Forest Grove School District v. Student
OPINION and ORDER - Based on the foregoing, the District's Motion to Strike 55 is GRANTED. IT IS SO ORDERED. DATED this 12th day of April, 2018, by United States Magistrate Judge John V. Acosta. (peg)
UNITED STATES DISTRICT COURT
DISTRICT OF OREGON
FOREST GROVE SCHOOL DISTRICT,
Case No.: 3:14-cv-00444-AC
ACOSTA, Magistrate Judge:
The District filed this suit to appeal a 2013 due process final order. Presently before the court
is Plaintiff Forest Grove School District’s (the “District”) motion to strike all arguments by
Defendant Student related to the issue of attorney’s fees for that due process hearing, asserting that
those arguments are irrelevant to this case, which relates to the merits of the District’s appeal.
Student opposes the motion to strike, arguing that the issue of attorney’s fees was properly raised
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in this case. The court grants the motion to strike.
On March 5, 2013, Student filed a request for a due process hearing with the Oregon
Department of Education, alleging the District violated the Individuals with Disabilities Education
Act (“IDEA”). (Compl., Ex. 1 at 1.) Following a hearing, an administrative law judge (“ALJ”)
issued a final order, finding that the District had violated the IDEA by denying the Student
educational opportunities, denying Student’s parents a meaningful opportunity to participate in
Student’s education, and failing to provide Student with a free appropriate public education from
2011–2013. (Id. at 12.)
On March 18, 2014, the District filed the instant suit (the “14-444 Case”) to appeal the ALJ’s
decision, challenging the ALJ’s fact-finding and legal analysis, and asking the court to reverse and
vacate the remedy. (Id. at 6–7.) On the same day, Student simultaneously filed a separate complaint
(the “14-445 Case”), seeking attorney’s fees she incurred in pursuing that complaint and the
underlying due process hearing. (Case No. 3:14-cv-00445-AC, Compl., ECF No. 1 at 12.) Student
filed an answer and cross-appeal in the 14-444 Case, seeking to reverse specific sections of the ALJ’s
opinion and an award of additional remedies, including attorney’s fees for the underlying due process
proceeding. (Case No. 14-444, Answer , ECF No. 3 ¶¶ 21–28.)
On August 21, 2014, the court stayed all proceedings in the 14-444 Case pending a decision
by the Ninth Circuit Court of Appeals in a separate but factually related matter, and ordered the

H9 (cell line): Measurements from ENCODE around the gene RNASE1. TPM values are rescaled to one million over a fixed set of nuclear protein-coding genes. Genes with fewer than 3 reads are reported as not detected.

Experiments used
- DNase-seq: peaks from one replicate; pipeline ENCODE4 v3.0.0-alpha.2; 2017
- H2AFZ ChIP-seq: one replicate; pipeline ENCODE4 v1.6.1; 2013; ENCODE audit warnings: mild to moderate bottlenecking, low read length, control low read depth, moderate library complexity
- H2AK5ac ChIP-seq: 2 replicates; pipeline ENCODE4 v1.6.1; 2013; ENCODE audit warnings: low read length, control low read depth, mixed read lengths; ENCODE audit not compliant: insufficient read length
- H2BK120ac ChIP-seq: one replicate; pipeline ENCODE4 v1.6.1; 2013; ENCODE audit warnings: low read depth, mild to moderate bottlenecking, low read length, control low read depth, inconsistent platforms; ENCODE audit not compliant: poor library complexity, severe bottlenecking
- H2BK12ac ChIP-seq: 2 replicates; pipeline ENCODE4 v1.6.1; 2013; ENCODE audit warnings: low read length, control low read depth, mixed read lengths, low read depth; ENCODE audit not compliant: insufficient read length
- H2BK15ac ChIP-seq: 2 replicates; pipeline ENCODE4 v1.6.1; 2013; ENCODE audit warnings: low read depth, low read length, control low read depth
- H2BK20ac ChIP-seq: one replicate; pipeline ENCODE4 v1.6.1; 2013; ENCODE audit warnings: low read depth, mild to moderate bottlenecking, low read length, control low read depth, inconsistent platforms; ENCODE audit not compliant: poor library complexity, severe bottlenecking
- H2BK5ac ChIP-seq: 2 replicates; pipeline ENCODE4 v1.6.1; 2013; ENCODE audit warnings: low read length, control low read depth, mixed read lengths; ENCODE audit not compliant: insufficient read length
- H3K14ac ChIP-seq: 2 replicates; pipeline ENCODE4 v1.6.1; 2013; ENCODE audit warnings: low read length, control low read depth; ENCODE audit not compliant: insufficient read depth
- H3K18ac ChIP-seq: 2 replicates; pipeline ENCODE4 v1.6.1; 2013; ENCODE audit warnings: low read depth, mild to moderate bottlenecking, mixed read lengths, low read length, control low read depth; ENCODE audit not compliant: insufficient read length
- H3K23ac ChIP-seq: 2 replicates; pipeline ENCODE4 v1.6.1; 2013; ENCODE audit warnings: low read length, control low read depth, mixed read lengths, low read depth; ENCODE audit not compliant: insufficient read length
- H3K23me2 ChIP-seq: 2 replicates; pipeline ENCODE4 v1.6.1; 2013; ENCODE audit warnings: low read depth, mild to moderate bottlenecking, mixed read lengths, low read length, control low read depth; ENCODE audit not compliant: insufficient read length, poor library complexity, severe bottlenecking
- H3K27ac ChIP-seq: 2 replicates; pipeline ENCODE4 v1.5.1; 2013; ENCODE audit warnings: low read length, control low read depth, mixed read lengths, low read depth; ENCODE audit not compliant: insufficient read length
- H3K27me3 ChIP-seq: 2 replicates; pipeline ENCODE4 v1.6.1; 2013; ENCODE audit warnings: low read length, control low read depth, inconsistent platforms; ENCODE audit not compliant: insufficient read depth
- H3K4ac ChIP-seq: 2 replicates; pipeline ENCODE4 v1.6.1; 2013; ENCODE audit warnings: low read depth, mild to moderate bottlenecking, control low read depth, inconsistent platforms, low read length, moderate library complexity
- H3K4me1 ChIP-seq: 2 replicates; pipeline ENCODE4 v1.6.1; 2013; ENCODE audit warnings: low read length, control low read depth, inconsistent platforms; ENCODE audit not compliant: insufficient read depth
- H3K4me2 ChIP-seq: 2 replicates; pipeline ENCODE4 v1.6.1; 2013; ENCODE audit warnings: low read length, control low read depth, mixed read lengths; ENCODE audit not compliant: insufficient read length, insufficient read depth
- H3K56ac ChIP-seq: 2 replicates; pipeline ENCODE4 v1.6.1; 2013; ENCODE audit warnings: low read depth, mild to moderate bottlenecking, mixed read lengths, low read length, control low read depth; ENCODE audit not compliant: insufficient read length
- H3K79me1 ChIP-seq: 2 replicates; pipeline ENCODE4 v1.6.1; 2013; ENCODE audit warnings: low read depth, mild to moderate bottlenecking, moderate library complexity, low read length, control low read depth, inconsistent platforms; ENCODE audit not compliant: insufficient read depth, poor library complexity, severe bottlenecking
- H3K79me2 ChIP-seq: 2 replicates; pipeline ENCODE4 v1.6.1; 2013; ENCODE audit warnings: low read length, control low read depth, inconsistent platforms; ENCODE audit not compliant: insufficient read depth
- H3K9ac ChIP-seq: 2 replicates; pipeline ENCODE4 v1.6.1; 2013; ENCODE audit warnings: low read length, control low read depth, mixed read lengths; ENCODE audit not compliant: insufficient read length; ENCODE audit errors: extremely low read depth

parties to file ongoing joint status reports. (Case No. 14-444, ECF No. 13.) On February 1, 2017,
the parties filed a joint status report (“February Status Report”) stating, “Case No. 3:14-cv-00444AC[:] The parties agree that the only issue remaining is the amount of attorneys’ fees and costs due
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to Student . . . . Case No. 3:14-cv-00445[:] The parties agree that the only issue remaining is the
amount of attorneys’ fees and costs due to Student.” (Case No. 14-444, Joint Status Report, ECF
No. 38 at 23.)
On March 7, 2017, the parties filed another joint status report (“March Status Report”),
stating, “Case No. 3:14-cv-00444-AC[:] The parties agree that this case remains to be decided on
the merits” and, accordingly, they proposed a briefing schedule for the case, and “Case No.
3:14-cv-00445[:] The parties agree that until Case No. 3:14-cv-00444 is decided on the merits, Case
No. 3:14-cv-00445, which involves only the question of attorney’s fees and costs, cannot be decided
by this Court.” (Case No. 14-444, Joint Status Report, ECF No. 44 at 2–3.)
In accordance with the March Status Report, on March 7, 2017, this court adopted the
briefing schedule proposed by the parties for deciding the 14-444 Case on the merits and stayed
further proceedings in the 14-445 Case pending resolution of the former. (Case No. 14-444, Minute
Order, ECF No. 44.)
The District filed its opening brief on the merits of the 14-444 Case on April 18, 2017, and
did not mention attorney’s fees. (Case No. 14-444, Pl.’s Opening Brief, ECF No. 46.) Student
responded, raising both the substantive merits of the appeal and the issue of attorney’s fees. (Case
No. 14-444, Def.’s Response Brief, ECF No. 51.)
On August 23, 2017, the District moved to strike all arguments related to attorney’s fees in
Student’s response brief, arguing that those arguments are improper in the 14-444 Case. (Case No.
14-444, Pl.’s Mot. to Strike, ECF No. 55 (“Motion to Strike”).)
A decision to strike material from the pleadings is vested in the sound discretion of the trial
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court. Nurse v. United States, 226 F.3d 996, 1000 (9th Cir. 2000). Under Federal Rule of Civil
Procedure (“Rule”) 12(f), a “court may strike from a pleading an insufficient defense or any
redundant, immaterial, impertinent, or scandalous matter.” FED. R. CIV. P. 12(f). By its express
language, Rule 12(f) applies only to material contained in a “pleading.” See Sidney-Vinstein v. A.H.
Robins Co., 697 F.2d 880, 885 (9th Cir. 1983) (“only pleadings are subject to motions to strike”);
Sokoli, 2015 WL 7720466, at *3 (D. Idaho Nov. 27, 2015) (“Rule 12(f) allows a motion to strike a
pleading, not a motion. A motion is not a pleading.”). Rule 7 defines “pleadings” as a complaint or
third-party complaint; an answer to a complaint, a third-party complaint, a counterclaim, a
crossclaim, or a reply to an answer. FED. R. CIV. P. 7(a)(1 – 7). Generally, therefore, motions, briefs,
and memoranda may not be attacked by a motion to strike. See Act Now to Stop War & End Racism
Coal. v. D.C., 286 F.R.D. 117, 125 (D.D.C. 2012), vacated sub nom. Act Now to Stop War & End